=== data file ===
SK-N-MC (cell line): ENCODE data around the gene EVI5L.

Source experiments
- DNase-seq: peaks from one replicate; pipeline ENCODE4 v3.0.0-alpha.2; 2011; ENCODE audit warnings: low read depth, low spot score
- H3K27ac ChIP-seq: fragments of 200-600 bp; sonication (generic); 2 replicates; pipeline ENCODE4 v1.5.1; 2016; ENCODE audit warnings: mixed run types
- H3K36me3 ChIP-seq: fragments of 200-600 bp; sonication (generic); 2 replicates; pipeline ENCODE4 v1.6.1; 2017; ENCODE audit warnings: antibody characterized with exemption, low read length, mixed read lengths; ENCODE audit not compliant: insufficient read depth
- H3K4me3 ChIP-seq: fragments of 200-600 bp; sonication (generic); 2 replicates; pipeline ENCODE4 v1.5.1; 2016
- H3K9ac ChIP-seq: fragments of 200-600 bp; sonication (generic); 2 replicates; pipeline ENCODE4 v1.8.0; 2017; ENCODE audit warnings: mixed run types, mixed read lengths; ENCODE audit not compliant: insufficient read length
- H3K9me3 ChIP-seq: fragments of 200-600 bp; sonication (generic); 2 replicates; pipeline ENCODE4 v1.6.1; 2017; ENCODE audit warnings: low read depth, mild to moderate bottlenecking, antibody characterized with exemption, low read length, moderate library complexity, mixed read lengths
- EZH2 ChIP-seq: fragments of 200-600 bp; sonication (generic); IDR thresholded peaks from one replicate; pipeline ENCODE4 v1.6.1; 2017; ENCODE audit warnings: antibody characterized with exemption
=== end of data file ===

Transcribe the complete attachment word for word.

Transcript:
SK-N-MC (cell line): ENCODE data around the gene EVI5L.

Source experiments
- DNase-seq: peaks from one replicate; pipeline ENCODE4 v3.0.0-alpha.2; 2011; ENCODE audit warnings: low read depth, low spot score
- H3K27ac ChIP-seq: fragments of 200-600 bp; sonication (generic); 2 replicates; pipeline ENCODE4 v1.5.1; 2016; ENCODE audit warnings: mixed run types
- H3K36me3 ChIP-seq: fragments of 200-600 bp; sonication (generic); 2 replicates; pipeline ENCODE4 v1.6.1; 2017; ENCODE audit warnings: antibody characterized with exemption, low read length, mixed read lengths; ENCODE audit not compliant: insufficient read depth
- H3K4me3 ChIP-seq: fragments of 200-600 bp; sonication (generic); 2 replicates; pipeline ENCODE4 v1.5.1; 2016
- H3K9ac ChIP-seq: fragments of 200-600 bp; sonication (generic); 2 replicates; pipeline ENCODE4 v1.8.0; 2017; ENCODE audit warnings: mixed run types, mixed read lengths; ENCODE audit not compliant: insufficient read length
- H3K9me3 ChIP-seq: fragments of 200-600 bp; sonication (generic); 2 replicates; pipeline ENCODE4 v1.6.1; 2017; ENCODE audit warnings: low read depth, mild to moderate bottlenecking, antibody characterized with exemption, low read length, moderate library complexity, mixed read lengths
- EZH2 ChIP-seq: fragments of 200-600 bp; sonication (generic); IDR thresholded peaks from one replicate; pipeline ENCODE4 v1.6.1; 2017; ENCODE audit warnings: antibody characterized with exemption